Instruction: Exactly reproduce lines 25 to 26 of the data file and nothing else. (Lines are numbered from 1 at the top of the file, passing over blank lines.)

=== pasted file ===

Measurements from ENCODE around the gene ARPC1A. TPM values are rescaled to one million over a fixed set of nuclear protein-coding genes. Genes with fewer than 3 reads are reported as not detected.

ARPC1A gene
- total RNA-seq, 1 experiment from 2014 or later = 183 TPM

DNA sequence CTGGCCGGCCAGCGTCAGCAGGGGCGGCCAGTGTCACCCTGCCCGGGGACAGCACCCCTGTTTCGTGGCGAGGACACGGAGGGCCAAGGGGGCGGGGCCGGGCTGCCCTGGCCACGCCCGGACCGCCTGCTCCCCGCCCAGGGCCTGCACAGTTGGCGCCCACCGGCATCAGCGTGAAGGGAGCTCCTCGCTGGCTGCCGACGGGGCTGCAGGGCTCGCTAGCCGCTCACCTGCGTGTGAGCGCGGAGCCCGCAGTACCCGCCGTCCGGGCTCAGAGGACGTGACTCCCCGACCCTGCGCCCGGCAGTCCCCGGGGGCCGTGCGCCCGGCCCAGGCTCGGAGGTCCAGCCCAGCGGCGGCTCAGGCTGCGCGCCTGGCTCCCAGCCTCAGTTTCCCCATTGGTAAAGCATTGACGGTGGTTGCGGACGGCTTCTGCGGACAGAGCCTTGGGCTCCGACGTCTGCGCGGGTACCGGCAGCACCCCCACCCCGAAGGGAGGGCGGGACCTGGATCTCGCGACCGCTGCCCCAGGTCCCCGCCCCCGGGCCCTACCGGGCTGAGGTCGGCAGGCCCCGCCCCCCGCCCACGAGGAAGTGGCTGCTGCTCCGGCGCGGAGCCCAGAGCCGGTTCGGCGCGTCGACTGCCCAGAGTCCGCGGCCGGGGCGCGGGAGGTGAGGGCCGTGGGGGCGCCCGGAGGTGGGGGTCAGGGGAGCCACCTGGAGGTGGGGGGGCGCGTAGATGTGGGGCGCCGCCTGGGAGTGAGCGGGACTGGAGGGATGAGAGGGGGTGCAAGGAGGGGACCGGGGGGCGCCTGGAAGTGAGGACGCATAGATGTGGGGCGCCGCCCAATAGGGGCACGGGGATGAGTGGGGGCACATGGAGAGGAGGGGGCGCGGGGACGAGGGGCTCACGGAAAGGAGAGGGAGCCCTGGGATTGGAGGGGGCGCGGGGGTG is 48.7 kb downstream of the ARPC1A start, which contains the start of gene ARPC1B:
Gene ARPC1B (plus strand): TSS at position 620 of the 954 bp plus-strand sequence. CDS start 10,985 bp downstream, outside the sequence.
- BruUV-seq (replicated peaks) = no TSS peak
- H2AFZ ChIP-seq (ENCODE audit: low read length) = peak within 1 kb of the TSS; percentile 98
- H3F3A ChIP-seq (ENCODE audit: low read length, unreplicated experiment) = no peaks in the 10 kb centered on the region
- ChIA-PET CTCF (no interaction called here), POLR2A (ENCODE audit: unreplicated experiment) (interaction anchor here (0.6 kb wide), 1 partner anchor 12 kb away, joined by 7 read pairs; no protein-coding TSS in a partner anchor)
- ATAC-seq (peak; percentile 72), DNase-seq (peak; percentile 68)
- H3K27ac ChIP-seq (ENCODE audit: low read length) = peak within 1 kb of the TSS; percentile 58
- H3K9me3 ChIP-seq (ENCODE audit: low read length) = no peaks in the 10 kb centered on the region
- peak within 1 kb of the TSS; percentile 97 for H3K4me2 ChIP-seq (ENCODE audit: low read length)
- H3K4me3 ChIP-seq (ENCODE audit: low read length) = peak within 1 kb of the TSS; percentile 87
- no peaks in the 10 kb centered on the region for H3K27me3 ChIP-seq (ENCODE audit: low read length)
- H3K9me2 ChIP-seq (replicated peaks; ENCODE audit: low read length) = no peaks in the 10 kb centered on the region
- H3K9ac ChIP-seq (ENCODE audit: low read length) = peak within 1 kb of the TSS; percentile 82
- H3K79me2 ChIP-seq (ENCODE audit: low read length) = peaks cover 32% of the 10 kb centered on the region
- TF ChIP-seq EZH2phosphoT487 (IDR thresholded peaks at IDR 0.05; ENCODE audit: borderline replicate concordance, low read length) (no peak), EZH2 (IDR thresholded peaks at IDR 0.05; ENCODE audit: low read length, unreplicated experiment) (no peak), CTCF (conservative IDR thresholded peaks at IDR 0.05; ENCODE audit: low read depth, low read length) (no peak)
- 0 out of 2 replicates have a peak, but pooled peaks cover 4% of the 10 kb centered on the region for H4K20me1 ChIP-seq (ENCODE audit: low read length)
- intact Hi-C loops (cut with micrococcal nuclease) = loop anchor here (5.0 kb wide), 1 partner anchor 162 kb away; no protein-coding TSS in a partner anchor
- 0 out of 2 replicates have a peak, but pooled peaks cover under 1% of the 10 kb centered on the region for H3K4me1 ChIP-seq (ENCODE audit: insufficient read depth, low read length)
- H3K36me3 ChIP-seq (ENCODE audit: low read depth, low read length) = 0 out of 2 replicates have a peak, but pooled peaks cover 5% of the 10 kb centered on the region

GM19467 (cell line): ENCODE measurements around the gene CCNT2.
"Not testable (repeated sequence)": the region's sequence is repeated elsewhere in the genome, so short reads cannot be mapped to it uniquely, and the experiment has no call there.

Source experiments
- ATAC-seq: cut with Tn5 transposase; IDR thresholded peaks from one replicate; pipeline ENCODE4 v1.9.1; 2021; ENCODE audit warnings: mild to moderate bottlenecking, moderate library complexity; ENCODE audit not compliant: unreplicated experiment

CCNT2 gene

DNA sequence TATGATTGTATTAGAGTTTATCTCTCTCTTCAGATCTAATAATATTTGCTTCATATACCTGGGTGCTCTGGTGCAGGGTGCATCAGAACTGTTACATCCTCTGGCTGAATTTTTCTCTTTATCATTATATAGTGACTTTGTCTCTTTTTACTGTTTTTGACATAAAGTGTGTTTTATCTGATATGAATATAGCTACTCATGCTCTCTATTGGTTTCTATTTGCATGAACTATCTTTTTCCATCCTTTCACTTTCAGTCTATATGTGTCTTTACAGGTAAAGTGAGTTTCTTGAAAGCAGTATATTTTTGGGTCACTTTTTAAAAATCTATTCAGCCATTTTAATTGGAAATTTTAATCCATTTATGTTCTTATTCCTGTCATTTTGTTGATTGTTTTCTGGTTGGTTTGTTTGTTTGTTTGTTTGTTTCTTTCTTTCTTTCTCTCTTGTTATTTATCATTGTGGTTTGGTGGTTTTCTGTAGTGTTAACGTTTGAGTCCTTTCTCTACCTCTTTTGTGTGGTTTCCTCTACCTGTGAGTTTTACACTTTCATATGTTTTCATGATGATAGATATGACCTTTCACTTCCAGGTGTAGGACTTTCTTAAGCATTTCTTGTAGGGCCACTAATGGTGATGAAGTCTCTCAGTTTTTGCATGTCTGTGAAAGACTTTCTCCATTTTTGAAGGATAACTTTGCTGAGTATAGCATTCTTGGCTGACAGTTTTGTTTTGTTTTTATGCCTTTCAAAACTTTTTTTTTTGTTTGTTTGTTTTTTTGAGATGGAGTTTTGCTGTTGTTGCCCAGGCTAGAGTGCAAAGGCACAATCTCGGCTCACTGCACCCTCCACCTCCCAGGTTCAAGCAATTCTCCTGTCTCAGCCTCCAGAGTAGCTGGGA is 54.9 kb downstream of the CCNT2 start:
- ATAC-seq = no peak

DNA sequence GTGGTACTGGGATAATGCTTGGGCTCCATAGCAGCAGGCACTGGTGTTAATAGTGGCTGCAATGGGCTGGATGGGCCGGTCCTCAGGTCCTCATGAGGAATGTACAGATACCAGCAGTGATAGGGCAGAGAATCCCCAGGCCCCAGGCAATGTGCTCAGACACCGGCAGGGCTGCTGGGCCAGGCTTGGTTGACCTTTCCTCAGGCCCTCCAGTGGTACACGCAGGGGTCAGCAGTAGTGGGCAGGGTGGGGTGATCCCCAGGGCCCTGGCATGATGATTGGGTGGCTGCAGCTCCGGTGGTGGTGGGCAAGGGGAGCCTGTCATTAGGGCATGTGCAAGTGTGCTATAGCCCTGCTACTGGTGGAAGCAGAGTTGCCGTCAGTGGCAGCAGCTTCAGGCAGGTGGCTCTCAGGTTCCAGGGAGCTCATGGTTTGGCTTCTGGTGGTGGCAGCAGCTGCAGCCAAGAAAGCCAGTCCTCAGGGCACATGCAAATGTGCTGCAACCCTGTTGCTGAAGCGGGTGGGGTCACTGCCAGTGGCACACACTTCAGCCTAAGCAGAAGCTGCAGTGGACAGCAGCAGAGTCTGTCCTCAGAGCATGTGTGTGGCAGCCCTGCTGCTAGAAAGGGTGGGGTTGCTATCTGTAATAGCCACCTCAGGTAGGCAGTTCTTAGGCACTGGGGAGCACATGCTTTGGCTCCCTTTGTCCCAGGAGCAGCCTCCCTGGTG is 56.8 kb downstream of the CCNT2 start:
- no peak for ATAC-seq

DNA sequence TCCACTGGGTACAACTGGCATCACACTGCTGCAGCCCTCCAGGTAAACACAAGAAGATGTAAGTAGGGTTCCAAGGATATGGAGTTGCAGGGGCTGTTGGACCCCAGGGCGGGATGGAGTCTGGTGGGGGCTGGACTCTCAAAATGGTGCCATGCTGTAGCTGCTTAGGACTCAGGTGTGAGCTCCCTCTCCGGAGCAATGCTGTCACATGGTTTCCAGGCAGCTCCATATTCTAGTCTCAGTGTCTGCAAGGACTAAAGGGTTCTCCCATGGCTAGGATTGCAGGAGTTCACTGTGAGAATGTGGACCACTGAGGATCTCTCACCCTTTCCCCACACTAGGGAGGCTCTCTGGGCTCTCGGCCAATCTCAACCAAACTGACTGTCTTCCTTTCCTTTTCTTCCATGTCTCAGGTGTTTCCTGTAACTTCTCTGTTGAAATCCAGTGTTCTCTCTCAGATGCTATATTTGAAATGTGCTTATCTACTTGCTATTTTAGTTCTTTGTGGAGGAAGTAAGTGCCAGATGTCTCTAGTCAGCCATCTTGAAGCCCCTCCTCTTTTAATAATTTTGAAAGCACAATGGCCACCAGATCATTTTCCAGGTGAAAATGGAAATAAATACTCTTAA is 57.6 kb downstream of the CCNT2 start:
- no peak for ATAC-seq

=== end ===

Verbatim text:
"Not testable (repeated sequence)": the region's sequence is repeated elsewhere in the genome, so short reads cannot be mapped to it uniquely, and the experiment has no call there.

Source experiments